Take the 2-minute tour ×
The Workplace Stack Exchange is a question and answer site for members of the workforce navigating the professional setting. It's 100% free, no registration required.

I have a professional logo that was developed using my name and can be found as the banner on my website. Is it appropriate to use it in the header of a cover letter for a blind mailing seeking a teaching position at a university? Should I limit it only the address label which is a smaller scale for my return address?

share|improve this question

closed as primarily opinion-based by jcmeloni, CMW, jmac, ChrisF, bethlakshmi Mar 17 at 21:27

Many good questions generate some degree of opinion based on expert experience, but answers to this question will tend to be almost entirely based on opinions, rather than facts, references, or specific expertise.If this question can be reworded to fit the rules in the help center, please edit the question.

    
Hey user, and welcome to The Workplace. As-is, it's tough to say anything but 'it depends' to your question as we don't know the logo, the design, the position, etc. Even if we had that information, it would be difficult to predict what a potential employer will think of it. Why do you think this will be a problem to use, or why do you think it will be a benefit to use? What is your hesitation? What problem are you trying to solve? Clarifying those things will help us provide an answer. Thanks in advance! –  jmac Mar 14 at 1:12

3 Answers 3

It may be appropriate. I certainly don't think it is inappropriate. If it is important to you and you have a compelling reason to do so, go ahead.

Personally, if I was the one receiving the letter, I would find that strange. If you are seeking a position in any company (University or any other businesses) you are dropping your personal brand and assuming that company's brand. You are making a proposal to put your skills to their service under their flag, under their brand.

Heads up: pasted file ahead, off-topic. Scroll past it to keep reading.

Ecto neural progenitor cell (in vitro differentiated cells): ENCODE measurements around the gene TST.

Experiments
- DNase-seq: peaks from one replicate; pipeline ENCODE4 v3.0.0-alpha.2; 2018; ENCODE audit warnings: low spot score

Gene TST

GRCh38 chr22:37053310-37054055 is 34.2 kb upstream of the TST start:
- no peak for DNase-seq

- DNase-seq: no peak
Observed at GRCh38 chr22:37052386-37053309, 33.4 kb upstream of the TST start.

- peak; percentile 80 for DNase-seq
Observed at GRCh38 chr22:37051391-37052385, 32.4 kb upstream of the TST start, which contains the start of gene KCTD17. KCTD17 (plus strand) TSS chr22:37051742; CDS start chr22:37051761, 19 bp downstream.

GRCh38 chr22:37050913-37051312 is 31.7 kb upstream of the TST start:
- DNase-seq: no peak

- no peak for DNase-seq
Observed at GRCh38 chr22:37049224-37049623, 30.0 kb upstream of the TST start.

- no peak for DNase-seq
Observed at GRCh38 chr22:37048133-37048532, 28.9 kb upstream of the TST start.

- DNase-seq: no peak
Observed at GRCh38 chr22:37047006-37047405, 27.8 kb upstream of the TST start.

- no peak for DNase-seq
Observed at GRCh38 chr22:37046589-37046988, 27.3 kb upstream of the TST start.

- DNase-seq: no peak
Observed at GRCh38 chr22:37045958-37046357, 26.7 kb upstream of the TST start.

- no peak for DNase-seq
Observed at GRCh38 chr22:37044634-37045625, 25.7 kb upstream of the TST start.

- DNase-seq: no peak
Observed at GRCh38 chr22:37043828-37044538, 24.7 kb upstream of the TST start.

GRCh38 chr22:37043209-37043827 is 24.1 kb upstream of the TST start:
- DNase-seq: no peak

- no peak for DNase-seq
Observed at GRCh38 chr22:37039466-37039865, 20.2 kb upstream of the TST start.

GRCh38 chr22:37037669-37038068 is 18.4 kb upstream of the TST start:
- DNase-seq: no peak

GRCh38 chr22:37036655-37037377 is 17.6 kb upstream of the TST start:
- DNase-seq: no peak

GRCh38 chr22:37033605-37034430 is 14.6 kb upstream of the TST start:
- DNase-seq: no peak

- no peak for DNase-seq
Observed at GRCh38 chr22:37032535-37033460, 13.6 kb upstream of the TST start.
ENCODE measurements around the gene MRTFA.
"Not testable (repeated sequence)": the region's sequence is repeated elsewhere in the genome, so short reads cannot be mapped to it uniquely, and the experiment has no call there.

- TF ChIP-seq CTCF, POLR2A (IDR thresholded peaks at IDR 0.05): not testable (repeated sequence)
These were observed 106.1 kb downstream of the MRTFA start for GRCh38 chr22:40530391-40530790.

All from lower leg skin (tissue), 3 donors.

I would use that logo if I were to look for a position as a free-lancer professional, or if I were seeking a position in design (in which case it would be a logo I would have designed for myself).

The most important thing is: ask yourself what you would think if you were in the position of the recipient of that letter. Ask yourself what is the compelling reason to adding your logo - what is it that you are trying to achieve. If you cannot find an actual (professional) reason for it (that would add more value to your worth for that position), there is your answer.

share|improve this answer
2  
It also depends on the type and level of your accomplishments associated with that logo, and whether these accomplishments are relevant to the position in question. –  La-comadreja Mar 9 at 18:44
    
@La-comadreja no, the name of the legal entity would then suffice. Or are you suggesting to put the corporate logo of every company you ever worked for on your resume (which would likely not be legal)? –  jwenting Mar 10 at 15:25

Would the company be hiring the person or the persona?

If you have a website that generates a nice amount of traffic and has some interesting things on it, you should definitely include the link, especially if you coded / designed it yourself.

That said I don't think it's a good idea to put the banner in the header, or in any other field of the CV. No one wants to hire John "user16930" Doe, unless he's "the" man for the job (and said job can't be done by anyone else, something quite rare these days). So unless you're Rambo and the job is to infiltrate a Vietnamese compound, I'd say stay away from it.

share|improve this answer

I don't see it as any more of an issue than the logos that staffing companies sometimes add to the top of your resume when they reformat it into their style.

share|improve this answer

Not the answer you're looking for? Browse other questions tagged or ask your own question.